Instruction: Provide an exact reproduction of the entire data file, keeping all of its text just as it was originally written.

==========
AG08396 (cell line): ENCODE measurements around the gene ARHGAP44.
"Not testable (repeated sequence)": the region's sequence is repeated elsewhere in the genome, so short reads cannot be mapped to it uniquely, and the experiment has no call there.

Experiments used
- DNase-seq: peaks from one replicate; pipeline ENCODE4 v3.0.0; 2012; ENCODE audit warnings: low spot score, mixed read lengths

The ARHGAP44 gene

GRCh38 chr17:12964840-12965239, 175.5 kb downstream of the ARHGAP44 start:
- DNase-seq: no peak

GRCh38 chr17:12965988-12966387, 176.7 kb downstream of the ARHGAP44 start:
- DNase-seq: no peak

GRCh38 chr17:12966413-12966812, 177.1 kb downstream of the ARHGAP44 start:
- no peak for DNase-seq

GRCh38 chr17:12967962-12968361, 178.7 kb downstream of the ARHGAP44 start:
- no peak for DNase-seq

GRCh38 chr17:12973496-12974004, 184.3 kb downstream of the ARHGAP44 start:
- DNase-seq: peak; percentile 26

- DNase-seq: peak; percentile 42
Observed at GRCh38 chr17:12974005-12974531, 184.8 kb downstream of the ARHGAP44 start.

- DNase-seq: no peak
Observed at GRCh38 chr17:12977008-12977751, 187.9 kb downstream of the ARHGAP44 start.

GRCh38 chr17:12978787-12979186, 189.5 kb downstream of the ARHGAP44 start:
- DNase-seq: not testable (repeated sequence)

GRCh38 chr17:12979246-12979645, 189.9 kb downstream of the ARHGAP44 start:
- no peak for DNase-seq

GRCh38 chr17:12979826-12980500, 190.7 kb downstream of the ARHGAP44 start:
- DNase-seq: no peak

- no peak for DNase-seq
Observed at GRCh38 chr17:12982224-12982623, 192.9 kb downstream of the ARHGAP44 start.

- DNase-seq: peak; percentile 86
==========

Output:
AG08396 (cell line): ENCODE measurements around the gene ARHGAP44.
"Not testable (repeated sequence)": the region's sequence is repeated elsewhere in the genome, so short reads cannot be mapped to it uniquely, and the experiment has no call there.

Experiments used
- DNase-seq: peaks from one replicate; pipeline ENCODE4 v3.0.0; 2012; ENCODE audit warnings: low spot score, mixed read lengths

The ARHGAP44 gene

GRCh38 chr17:12964840-12965239, 175.5 kb downstream of the ARHGAP44 start:
- DNase-seq: no peak

GRCh38 chr17:12965988-12966387, 176.7 kb downstream of the ARHGAP44 start:
- DNase-seq: no peak

GRCh38 chr17:12966413-12966812, 177.1 kb downstream of the ARHGAP44 start:
- no peak for DNase-seq

GRCh38 chr17:12967962-12968361, 178.7 kb downstream of the ARHGAP44 start:
- no peak for DNase-seq

GRCh38 chr17:12973496-12974004, 184.3 kb downstream of the ARHGAP44 start:
- DNase-seq: peak; percentile 26

- DNase-seq: peak; percentile 42
Observed at GRCh38 chr17:12974005-12974531, 184.8 kb downstream of the ARHGAP44 start.

- DNase-seq: no peak
Observed at GRCh38 chr17:12977008-12977751, 187.9 kb downstream of the ARHGAP44 start.

GRCh38 chr17:12978787-12979186, 189.5 kb downstream of the ARHGAP44 start:
- DNase-seq: not testable (repeated sequence)

GRCh38 chr17:12979246-12979645, 189.9 kb downstream of the ARHGAP44 start:
- no peak for DNase-seq

GRCh38 chr17:12979826-12980500, 190.7 kb downstream of the ARHGAP44 start:
- DNase-seq: no peak

- no peak for DNase-seq
Observed at GRCh38 chr17:12982224-12982623, 192.9 kb downstream of the ARHGAP44 start.

- DNase-seq: peak; percentile 86